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2010 Fender American Deluxe Stratocaster Features Compound Radius Neck

2010 American Deluxe Stratocaster Sunset Metallic

2010 American Deluxe Stratocaster Sunset Metallic

One of the biggest improvements on the 2010 Fender American Deluxe Stratocaster is the new compound radius neck. Both the American Deluxe Stratocaster and American Deluxe Ash Stratocaster feature the compound radius neck which comes in both maple fretboard or rosewood fretboard.

So what is a compound radius fretboard or fingerboard? The first thing you have to understand is radius. If you look at the neck of your guitar, you’ll see a curve or a hump in the middle of the fretboard. This is the radius and it is there to make playing chords easier on the guitar neck. Most Fender necks have a single radius of between  7.25″ and 12″ with the higher number meaning a flatter radius.

So why would you want a flatter radius? Having a flatter radius makes string bending much easier and allows for longer bends without the notes fretting out. This makes the guitar easier to solo on. A flatter radius also allows for a lower action on the strings. Having a a more rounded radius makes the guitar easier to play bar chords on and fits the natural curve of your finger.

A standard guitar neck will have one continuous radius from the nut to the end of the neck which works well enough but isn’t the best solution. The new Fender American Deluxe Stratocaster has the best solution when it comes to getting easy chording as well as easy soloing. The compound radius neck has multiple radius measurements along the length of the neck. The neck is more rounded at the nut and flattens out as you get to the higher frets.

The American Deluxe Stratocaster compound radius neck measures 9.5″ at the nut, 12″ at the 12th fret, and 14″ at the 15th fret. This makes for a very smooth playing neck and allows for very comfortable string bending without fading notes associated with fretting out.

The compound radius neck is more complicated to manufacture but the reward in ease of playing and sound quality during string bending is well worth it. The fact that Fender has incorporated 3 radius zones instead of the usual 2 is just an excellent decision as well. If you are looking to upgrade to an easy-playing compound radius neck, then the 2010 Fender American Deluxe Stratocaster is the guitar for you!

Fender American Deluxe Stratocaster Electric Guitar 3-Color Sunburst Maple Neck Fender American Deluxe Stratocaster Electric Guitar 3-Color Sunburst Maple NeckIn the newest evolutionary step for the American Deluxe Stratocaster electric guitar, it maintains its traditional look and feel while introducing upgrades that include three N3 Noiseless single-coil pickups that still produce their revered sparkle and snap and—with noiseless design—no annoying hum. The S-1 switching system adds additional pickup combinations beyond those provided by a standard five-way switch including new combinations of series and parallel wiring for a dazzling array of tonal choice. The compound radius fretboard that modern guitarists demand ensures strings won’t fret out even with extreme bending.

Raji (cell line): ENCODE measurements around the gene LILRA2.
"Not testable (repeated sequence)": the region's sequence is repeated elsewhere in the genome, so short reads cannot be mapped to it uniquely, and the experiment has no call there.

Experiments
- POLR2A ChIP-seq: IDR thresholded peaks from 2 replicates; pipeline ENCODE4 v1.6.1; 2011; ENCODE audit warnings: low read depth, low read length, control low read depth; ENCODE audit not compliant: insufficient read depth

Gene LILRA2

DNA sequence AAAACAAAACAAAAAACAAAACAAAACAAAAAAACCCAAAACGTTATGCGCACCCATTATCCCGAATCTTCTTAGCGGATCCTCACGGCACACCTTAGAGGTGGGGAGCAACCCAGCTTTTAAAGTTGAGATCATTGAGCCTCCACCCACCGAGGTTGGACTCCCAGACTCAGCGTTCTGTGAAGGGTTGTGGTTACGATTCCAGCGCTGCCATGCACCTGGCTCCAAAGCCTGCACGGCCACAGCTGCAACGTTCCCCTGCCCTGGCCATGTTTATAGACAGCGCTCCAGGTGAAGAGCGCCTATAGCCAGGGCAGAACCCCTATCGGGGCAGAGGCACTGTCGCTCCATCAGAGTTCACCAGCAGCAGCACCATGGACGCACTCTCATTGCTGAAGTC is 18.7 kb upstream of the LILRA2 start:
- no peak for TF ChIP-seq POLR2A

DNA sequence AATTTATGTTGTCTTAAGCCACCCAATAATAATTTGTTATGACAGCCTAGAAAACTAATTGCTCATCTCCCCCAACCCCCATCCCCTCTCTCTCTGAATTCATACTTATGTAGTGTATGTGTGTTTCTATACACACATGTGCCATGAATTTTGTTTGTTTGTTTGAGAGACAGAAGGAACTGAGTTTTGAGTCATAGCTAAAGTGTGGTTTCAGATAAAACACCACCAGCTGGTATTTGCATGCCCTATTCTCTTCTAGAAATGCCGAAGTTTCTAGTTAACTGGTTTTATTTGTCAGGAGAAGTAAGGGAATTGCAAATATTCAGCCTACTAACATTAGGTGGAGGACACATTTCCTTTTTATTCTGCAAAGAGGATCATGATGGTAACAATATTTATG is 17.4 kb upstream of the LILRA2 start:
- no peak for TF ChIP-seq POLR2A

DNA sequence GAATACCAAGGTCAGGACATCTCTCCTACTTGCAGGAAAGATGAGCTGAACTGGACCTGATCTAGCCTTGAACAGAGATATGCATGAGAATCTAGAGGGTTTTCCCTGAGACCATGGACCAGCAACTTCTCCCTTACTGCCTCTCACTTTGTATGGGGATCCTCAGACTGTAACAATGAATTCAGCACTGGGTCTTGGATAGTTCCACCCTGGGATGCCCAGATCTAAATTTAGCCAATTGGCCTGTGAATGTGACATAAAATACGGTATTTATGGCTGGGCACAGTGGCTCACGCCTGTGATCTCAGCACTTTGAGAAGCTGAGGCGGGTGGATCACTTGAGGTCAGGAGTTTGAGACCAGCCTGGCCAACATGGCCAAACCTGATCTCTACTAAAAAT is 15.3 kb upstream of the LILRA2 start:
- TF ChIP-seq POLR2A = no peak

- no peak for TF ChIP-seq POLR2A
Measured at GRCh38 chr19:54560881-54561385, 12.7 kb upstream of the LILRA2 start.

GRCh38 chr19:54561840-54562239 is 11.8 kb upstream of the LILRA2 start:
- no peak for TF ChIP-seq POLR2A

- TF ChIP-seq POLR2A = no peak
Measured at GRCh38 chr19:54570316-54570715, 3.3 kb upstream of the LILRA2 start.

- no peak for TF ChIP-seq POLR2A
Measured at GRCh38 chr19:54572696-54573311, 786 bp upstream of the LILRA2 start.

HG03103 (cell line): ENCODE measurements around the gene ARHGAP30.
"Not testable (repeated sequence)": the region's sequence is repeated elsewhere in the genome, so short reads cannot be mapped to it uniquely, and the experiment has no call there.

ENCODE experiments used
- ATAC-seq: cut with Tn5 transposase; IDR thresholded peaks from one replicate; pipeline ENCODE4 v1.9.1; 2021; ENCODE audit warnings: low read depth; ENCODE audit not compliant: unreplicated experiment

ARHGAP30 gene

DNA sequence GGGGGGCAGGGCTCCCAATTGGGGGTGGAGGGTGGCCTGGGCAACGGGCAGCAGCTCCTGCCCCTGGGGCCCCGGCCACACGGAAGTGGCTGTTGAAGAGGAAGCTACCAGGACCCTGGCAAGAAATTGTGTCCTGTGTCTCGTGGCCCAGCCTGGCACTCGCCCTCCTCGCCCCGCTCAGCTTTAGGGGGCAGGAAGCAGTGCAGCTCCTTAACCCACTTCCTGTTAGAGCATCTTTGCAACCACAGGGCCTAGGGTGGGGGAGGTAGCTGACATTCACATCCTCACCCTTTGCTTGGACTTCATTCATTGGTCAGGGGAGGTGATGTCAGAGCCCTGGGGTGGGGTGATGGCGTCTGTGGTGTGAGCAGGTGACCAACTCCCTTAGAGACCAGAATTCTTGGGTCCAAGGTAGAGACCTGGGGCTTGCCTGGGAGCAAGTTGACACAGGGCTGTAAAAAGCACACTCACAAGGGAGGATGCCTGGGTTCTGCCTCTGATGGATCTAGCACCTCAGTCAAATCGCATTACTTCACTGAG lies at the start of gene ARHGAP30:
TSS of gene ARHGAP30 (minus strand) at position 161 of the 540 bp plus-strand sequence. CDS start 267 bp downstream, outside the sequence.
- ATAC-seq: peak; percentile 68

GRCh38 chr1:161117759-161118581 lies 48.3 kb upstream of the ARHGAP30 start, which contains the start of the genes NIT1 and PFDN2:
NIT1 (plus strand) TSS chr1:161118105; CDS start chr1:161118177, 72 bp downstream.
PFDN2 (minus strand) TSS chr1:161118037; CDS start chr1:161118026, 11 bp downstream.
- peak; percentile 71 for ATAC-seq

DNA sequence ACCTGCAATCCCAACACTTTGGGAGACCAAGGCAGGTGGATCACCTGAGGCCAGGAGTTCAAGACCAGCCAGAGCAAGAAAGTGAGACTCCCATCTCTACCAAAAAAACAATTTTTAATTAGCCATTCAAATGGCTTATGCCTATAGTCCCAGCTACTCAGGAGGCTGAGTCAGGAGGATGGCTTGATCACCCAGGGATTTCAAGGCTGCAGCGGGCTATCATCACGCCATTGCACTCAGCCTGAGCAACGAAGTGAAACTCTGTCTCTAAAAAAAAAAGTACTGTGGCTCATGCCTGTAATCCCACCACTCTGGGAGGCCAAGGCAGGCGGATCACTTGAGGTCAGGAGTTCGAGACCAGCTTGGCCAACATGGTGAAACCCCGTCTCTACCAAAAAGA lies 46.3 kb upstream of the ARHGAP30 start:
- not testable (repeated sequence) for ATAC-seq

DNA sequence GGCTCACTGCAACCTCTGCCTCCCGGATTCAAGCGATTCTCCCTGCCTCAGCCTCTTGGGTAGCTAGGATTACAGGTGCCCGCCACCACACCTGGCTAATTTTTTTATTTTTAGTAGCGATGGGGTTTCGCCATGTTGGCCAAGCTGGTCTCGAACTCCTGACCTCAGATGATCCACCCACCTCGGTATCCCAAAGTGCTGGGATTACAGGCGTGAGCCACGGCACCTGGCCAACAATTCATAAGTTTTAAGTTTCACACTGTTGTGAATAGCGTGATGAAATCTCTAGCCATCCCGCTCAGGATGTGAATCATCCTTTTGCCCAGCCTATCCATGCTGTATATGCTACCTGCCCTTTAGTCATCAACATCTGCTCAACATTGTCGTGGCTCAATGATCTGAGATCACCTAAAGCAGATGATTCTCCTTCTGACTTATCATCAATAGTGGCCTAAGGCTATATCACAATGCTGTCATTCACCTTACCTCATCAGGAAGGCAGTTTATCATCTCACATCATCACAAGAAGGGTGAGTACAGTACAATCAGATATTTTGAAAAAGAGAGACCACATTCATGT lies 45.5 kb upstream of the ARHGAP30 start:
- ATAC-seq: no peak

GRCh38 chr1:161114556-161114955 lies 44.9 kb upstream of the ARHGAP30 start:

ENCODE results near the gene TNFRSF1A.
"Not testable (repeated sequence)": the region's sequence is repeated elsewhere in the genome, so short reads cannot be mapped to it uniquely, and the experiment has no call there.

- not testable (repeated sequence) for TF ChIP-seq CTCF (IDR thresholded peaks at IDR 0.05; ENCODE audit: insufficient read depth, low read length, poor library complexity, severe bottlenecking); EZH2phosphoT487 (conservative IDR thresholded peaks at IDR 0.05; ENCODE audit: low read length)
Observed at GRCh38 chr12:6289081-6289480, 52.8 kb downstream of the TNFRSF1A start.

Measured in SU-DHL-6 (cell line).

Fender American Deluxe Stratocaster Ash Electric Guitar Aged Cherry Burst Fender American Deluxe Stratocaster Ash Electric Guitar Aged Cherry BurstFender’s new American Deluxe Stratocaster Ash gives you the distinct grain pattern and spanking tone of an ash body, with all the cool specs of the new American Deluxe Stratocaster. New compound radius fretboard allows exhilaratingly effortless string bending anywhere along the neck. New N3 noiseless pickups supercharge your sound with improved Stratocaster tones for sparkling bell-like chime with no hum, and reconfigured S-1 switching offers even more knockout tonal options.

5 comments to 2010 Fender American Deluxe Stratocaster Features Compound Radius Neck

  • brocrule

    “This makes the guitar easier to solo on. A flatter radius also allows for a lower action on the strings. Having a a more rounded radius makes the guitar easier to play bar chords on and fits the natural curve of your finger.”
    Are you sure that this is true?

  • Hey Brocrule, I own several Stratocasters and my 2010 American Deluxe Stratocaster is definitely easier to solo on in the upper fret range. The compound radius neck really flattens out in the upper frets and it’s almost like playing a classical guitar. It’s still easy to play bar chords in the lower fret range because the curve of the neck is like my other Strats. So in my experience it’s true that the compound radius neck is easier for soloing and normal feeling for bar chords.

  • Cacti

    I think its a great idea to have a compound radius neck on a strat.
    It definately allows for an improvement in action for those who like to bend.
    Seems though Fender gave with one hand and took with the other because they no longer come with those awesome abalone inlays.
    They have stuck some pearloid crap in for fret markers.
    Cheapens the look of the instrument and puts a dent in the appeal for me.

  • The pearloid looks really good in my rosewood neck. I’m just glad they didn’t go with the really crappy plain white dots. The abalone definitely would look better in a maple neck though.

  • For those who prefer to assemble/build their own instruments a compound radius is nothing new. Warmoth stands at the top when it comes to compound radius. However, for the majority who do not build or assemble their own, a compound radius should be a hit for Fender.

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